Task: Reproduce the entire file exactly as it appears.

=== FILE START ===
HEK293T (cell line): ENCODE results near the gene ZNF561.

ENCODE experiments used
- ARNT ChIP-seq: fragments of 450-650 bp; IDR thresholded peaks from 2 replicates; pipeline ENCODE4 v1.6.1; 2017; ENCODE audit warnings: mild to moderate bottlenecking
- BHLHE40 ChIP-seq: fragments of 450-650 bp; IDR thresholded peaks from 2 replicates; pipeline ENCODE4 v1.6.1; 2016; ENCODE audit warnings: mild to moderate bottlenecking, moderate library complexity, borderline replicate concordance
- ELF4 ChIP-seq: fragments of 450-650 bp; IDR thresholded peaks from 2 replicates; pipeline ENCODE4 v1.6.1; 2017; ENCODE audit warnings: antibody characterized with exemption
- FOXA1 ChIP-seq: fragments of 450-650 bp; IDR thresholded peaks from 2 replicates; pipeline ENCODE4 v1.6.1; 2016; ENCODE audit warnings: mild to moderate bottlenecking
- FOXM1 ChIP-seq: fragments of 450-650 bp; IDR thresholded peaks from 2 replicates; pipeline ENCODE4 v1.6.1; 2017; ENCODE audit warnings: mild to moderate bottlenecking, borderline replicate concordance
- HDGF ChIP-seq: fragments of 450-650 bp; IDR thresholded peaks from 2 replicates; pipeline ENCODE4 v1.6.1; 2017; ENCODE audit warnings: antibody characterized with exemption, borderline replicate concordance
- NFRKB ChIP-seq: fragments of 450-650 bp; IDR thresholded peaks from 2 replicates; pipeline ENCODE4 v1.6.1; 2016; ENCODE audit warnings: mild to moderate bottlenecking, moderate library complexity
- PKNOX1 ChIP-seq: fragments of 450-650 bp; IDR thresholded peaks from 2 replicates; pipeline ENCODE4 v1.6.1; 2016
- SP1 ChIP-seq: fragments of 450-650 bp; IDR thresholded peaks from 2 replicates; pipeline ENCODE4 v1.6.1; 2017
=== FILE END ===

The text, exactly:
HEK293T (cell line): ENCODE results near the gene ZNF561.

ENCODE experiments used
- ARNT ChIP-seq: fragments of 450-650 bp; IDR thresholded peaks from 2 replicates; pipeline ENCODE4 v1.6.1; 2017; ENCODE audit warnings: mild to moderate bottlenecking
- BHLHE40 ChIP-seq: fragments of 450-650 bp; IDR thresholded peaks from 2 replicates; pipeline ENCODE4 v1.6.1; 2016; ENCODE audit warnings: mild to moderate bottlenecking, moderate library complexity, borderline replicate concordance
- ELF4 ChIP-seq: fragments of 450-650 bp; IDR thresholded peaks from 2 replicates; pipeline ENCODE4 v1.6.1; 2017; ENCODE audit warnings: antibody characterized with exemption
- FOXA1 ChIP-seq: fragments of 450-650 bp; IDR thresholded peaks from 2 replicates; pipeline ENCODE4 v1.6.1; 2016; ENCODE audit warnings: mild to moderate bottlenecking
- FOXM1 ChIP-seq: fragments of 450-650 bp; IDR thresholded peaks from 2 replicates; pipeline ENCODE4 v1.6.1; 2017; ENCODE audit warnings: mild to moderate bottlenecking, borderline replicate concordance
- HDGF ChIP-seq: fragments of 450-650 bp; IDR thresholded peaks from 2 replicates; pipeline ENCODE4 v1.6.1; 2017; ENCODE audit warnings: antibody characterized with exemption, borderline replicate concordance
- NFRKB ChIP-seq: fragments of 450-650 bp; IDR thresholded peaks from 2 replicates; pipeline ENCODE4 v1.6.1; 2016; ENCODE audit warnings: mild to moderate bottlenecking, moderate library complexity
- PKNOX1 ChIP-seq: fragments of 450-650 bp; IDR thresholded peaks from 2 replicates; pipeline ENCODE4 v1.6.1; 2016
- SP1 ChIP-seq: fragments of 450-650 bp; IDR thresholded peaks from 2 replicates; pipeline ENCODE4 v1.6.1; 2017